We aim to be generous, kind and compassionate. Being human means that sometimes our intentions often miss the mark.
—Calm App Reflection
Image from Unsplash by Norbert Braun
For the past several years, many people — including me — have been looking inward at our lives. Being knocked off balance by a variety of factors has made us more mindful and aware of our place in the world, and has caused us to pursue greater meaning and purpose.
It has been quite gratifying to see countless acts of compassion, generosity, and kindness in my communities and throughout the world. I’ve done better, but not always my best, at exercising these attributes.
In such cases, forgiveness and the resolve to keep trying are noteworthy ways to express our best human intentions.
Where have your generous, kind, and compassionate efforts missed the mark?
Where would forgiveness and giving things another go help you fulfill more of your best intentions?
“Forgiveness is a funny thing. It warms the heart and cools the sting.”
—William Arthur Ward, 20th Century inspirational author
Image from Unsplash by Lina Trochez
Many people are suffering these days. Without question, life comes with ups and downs, making our journeys bumpy and filled with twists and turns.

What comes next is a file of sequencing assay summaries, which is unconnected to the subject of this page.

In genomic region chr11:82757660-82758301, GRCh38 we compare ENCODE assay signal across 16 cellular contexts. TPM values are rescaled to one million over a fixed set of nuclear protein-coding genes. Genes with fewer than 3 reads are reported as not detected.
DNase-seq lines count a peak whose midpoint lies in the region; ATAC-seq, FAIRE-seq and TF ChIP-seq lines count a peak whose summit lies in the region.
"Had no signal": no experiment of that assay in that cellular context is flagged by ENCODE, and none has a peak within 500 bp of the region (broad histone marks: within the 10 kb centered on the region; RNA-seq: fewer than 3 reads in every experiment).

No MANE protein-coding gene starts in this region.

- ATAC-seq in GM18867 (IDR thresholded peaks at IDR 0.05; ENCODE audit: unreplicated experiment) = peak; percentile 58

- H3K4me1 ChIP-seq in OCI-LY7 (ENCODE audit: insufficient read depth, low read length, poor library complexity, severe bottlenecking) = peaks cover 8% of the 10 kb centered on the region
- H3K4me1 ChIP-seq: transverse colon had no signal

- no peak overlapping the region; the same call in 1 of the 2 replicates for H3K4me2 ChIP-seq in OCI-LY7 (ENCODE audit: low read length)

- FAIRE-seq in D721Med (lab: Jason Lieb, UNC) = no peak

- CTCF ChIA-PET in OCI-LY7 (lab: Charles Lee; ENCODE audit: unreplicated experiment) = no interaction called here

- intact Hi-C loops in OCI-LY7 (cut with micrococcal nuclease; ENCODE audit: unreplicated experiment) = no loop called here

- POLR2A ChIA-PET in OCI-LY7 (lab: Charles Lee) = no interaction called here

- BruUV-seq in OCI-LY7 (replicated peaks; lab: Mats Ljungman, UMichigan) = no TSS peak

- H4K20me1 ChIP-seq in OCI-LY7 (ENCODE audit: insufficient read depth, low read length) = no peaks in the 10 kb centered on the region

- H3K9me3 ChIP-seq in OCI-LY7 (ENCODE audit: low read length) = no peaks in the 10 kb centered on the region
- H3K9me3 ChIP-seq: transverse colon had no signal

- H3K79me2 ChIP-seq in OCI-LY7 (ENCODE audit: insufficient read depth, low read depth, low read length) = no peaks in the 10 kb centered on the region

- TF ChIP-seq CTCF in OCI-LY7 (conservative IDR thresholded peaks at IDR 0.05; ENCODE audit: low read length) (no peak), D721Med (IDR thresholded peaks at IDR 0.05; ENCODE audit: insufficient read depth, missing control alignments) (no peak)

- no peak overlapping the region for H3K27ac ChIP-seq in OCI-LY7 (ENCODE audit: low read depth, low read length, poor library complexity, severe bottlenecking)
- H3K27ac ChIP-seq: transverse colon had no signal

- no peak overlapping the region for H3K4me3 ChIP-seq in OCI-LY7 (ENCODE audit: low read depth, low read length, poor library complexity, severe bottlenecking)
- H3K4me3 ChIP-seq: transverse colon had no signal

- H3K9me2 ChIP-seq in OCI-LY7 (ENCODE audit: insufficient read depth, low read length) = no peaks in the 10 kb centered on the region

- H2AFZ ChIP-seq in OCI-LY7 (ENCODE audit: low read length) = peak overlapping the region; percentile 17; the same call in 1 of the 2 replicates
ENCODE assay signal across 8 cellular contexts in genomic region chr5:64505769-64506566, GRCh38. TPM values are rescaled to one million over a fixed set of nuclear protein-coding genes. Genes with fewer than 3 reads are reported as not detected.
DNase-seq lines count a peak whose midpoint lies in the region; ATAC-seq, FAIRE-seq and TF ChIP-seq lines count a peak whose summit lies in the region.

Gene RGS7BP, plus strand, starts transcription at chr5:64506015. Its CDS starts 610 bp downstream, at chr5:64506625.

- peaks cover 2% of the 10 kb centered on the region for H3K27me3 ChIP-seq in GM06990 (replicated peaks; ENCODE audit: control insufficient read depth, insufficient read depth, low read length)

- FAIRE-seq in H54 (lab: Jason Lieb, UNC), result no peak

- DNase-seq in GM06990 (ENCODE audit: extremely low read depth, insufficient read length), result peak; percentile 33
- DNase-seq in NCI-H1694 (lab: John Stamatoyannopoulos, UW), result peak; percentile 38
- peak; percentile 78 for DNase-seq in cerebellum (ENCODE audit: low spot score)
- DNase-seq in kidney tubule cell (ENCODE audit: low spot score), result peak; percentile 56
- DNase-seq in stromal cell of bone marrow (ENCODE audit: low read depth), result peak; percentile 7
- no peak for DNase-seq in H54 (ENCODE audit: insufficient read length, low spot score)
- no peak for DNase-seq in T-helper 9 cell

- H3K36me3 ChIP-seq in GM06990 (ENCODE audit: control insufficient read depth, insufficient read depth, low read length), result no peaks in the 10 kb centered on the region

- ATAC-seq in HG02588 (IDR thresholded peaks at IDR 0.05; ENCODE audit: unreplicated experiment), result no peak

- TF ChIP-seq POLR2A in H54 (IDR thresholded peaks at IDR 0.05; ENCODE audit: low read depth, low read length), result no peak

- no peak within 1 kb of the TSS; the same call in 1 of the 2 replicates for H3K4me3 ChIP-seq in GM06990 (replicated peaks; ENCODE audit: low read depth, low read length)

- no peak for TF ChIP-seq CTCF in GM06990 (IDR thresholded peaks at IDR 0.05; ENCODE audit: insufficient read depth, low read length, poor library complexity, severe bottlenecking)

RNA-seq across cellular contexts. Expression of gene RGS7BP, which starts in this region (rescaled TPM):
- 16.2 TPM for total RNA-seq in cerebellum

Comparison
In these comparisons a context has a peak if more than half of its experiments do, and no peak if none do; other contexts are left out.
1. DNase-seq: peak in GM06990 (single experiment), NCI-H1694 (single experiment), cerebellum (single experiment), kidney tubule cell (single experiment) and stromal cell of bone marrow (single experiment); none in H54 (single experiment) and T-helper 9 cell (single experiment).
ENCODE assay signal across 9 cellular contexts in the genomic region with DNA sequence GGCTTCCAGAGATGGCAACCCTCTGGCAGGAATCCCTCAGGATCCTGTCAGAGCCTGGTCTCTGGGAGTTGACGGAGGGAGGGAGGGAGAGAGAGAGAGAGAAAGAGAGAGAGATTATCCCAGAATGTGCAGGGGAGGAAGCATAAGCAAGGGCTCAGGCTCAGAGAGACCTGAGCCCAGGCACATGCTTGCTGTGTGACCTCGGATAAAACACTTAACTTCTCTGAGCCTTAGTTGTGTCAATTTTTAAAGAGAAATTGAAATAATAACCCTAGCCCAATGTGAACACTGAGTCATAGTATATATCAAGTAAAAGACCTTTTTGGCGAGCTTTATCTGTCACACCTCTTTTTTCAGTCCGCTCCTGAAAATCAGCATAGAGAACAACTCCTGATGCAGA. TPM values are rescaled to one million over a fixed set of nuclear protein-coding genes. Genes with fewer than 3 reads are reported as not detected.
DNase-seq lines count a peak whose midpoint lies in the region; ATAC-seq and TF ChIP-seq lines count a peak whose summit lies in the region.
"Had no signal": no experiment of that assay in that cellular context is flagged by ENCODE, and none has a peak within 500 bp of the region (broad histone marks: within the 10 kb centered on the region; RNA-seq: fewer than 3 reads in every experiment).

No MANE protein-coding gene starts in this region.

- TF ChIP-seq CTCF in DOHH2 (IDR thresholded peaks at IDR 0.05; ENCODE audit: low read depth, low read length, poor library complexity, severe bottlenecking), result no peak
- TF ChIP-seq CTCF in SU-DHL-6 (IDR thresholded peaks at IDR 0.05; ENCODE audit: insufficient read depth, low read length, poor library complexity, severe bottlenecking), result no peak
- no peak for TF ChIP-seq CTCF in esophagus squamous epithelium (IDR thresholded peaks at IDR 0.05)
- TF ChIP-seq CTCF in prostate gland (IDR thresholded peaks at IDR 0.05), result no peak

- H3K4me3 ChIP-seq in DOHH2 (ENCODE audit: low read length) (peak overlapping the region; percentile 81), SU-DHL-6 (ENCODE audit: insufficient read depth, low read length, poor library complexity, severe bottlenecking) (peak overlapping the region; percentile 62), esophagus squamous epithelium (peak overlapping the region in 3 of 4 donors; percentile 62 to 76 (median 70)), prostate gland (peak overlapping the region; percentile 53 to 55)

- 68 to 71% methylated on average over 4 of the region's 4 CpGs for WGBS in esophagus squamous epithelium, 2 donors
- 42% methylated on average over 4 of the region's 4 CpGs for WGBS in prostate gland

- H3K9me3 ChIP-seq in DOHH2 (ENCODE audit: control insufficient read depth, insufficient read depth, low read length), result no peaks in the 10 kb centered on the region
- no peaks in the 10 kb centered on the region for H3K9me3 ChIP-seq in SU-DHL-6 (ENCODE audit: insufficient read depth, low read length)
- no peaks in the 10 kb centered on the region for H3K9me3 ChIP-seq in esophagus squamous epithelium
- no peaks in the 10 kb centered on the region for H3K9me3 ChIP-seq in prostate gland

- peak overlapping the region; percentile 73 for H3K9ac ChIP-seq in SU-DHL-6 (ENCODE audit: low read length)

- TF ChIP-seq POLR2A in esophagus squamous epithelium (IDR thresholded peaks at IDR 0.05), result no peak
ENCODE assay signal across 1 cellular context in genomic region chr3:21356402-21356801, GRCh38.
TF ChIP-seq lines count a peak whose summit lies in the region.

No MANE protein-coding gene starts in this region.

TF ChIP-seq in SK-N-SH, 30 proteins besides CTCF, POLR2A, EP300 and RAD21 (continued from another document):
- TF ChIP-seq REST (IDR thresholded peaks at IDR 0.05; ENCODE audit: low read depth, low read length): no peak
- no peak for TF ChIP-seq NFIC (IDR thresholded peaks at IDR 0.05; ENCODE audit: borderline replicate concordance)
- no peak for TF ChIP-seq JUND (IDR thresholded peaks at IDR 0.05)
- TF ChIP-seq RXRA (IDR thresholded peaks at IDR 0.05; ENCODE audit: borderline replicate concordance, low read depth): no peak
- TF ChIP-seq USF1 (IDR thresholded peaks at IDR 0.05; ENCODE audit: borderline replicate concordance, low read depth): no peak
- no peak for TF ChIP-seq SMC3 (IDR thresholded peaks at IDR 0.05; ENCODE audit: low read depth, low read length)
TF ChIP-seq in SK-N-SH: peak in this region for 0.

Forgiveness is a quality we admire and appreciate in people we respect and wish to emulate. Many of us find forgiveness quite difficult to express on a consistent basis despite the fact that it truly “warms the heart and cools the sting.”
What is it in our wiring that can make forgiving others and even forgiving ourselves so difficult?
How often do you make yourself and others wrong for their mistakes, shortcomings, and acts that hurt others?
What would be the value of finding greater compassion, empathy, and forgiveness within yourself to travel life’s road a bit more smoothly?
“Forgive them even if they’re not sorry.”
-Julian Casablancas, lyricist (from the song “11th Dimension”)
Photo from westerngreatlakesdistrict.org
Perhaps no single human trait causes more damage than the fundamental need most of us have to be right.
When we assume this stance and other have an alternative point of view, they are, of course, wrong.
This vicious cycle often causes both parties to do and say things that are hurtful and often damaging.
Look at your own professional or personal worlds to examine where you see yourself inside this cycle. Notice how long it has been occurring, and just how much time and attention it takes from your days—time which could be spent far more enjoyably and productively.
How would the practice of forgiveness—even if those who have hurt you are not sorry —take the additional burden of these events off your shoulders? How would that help you lead a lighter and more fulfilling life?